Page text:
I've often wondered what will happen to the world once automation brings the value of human labor down near $0/hour.In China, 77% of jobs are threatened by automation https://t.co/x2SlHENeTx pic.twitter.com/BHGt7LljtX— The Economist (@TheEconomist) January 31, 2016
The questions is especially interesting for countries like China and India that have built their whole economies on cheap labor. Here, we've already sent almost as much labor as humanly possible overseas, so we're a little less susceptible, but it's still not hard to imagine a time when robots make literally everything and the only people who can earn any money are people who can afford to buy robots.
I've tried to write about this issue several times. The first was in "Centurion Six", which was supposed to have a backbone of economic unrest, with the larger superheroes-working-for-the-government premise as the foreground plot. I still think of it that way, but alas, that stuff was all too much to cram into one story.
China landed a civilian aircraft carrying “tourists” on one island in the South China Sea https://t.co/yRRn46tilS pic.twitter.com/wvMEs3p5Cn— The Economist (@TheEconomist) January 31, 2016
All else aside, this looks like an awesome spot for a long weekend.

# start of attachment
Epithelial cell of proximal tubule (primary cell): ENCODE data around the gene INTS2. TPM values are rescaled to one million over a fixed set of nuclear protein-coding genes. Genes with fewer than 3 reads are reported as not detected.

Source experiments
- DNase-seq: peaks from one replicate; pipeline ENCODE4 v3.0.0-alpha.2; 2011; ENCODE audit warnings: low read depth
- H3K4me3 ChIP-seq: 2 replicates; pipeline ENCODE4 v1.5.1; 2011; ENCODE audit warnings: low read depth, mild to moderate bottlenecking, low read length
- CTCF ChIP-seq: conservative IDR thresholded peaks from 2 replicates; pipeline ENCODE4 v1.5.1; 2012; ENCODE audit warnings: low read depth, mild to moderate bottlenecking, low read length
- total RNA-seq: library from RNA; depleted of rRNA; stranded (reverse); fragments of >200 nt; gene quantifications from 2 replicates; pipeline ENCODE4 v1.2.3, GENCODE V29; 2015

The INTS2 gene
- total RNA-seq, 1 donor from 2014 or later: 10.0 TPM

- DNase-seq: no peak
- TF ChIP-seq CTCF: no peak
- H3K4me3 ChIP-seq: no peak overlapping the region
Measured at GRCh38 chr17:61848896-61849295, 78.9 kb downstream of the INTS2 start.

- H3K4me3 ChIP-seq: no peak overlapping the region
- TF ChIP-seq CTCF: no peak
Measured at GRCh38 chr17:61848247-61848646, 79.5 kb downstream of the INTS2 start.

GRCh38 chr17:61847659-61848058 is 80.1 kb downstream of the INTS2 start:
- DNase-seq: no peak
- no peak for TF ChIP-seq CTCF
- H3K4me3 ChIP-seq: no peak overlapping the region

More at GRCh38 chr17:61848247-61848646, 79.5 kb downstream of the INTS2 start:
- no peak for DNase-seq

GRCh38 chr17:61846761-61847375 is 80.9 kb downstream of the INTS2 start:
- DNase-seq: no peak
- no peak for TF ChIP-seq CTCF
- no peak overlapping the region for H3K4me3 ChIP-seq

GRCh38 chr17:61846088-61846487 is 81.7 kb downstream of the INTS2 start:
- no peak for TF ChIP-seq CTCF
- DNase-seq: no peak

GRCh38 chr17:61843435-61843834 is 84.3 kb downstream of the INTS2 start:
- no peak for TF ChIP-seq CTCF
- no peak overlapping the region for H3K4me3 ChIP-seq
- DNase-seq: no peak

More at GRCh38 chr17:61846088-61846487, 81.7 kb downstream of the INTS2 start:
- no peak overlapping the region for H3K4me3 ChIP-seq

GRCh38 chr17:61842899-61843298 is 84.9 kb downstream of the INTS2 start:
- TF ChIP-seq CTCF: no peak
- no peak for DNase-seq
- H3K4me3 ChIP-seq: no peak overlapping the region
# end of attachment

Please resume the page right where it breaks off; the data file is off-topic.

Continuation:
I'm obviously not the only one who misses Army Football this month. Gonna re-up my Season Tickets on Monday.
John Kasich would give Republicans a chance to reset https://t.co/cotG1juaZc via @nytopinion pic.twitter.com/4YSvkv5X4S— The New York Times (@nytimes) January 31, 2016
I agree, but saying it is like telling people not to vote. No one is listening. They're all too damned angry.
On the other hand, if Bloomberg decides to run as a 3rd party candidate, he could pick Kasich as his running mate and try to split the GOP in a very deliberate way. I'd quite like to see that.
Andy Reid thinks Terrell Owens belongs in the Hall of Fame https://t.co/nsLKgddhWr— ProFootballTalk (@ProFootballTalk) January 31, 2016
If we're talking about the dude's contributions to the sport on the football field, then this is certainly true. I personally think that's what we ought to talk about.
Is today's price of $27 the bottom of the barrel for oil? https://t.co/jWBdXQTLlR pic.twitter.com/PyEBMHpdEN— The Economist (@TheEconomist) January 31, 2016
Depends entirely on overseas demand. We're probably close, though, considering that even the mainstream press has started asking this question.
***That's all I've got, folks. Happy Sunday!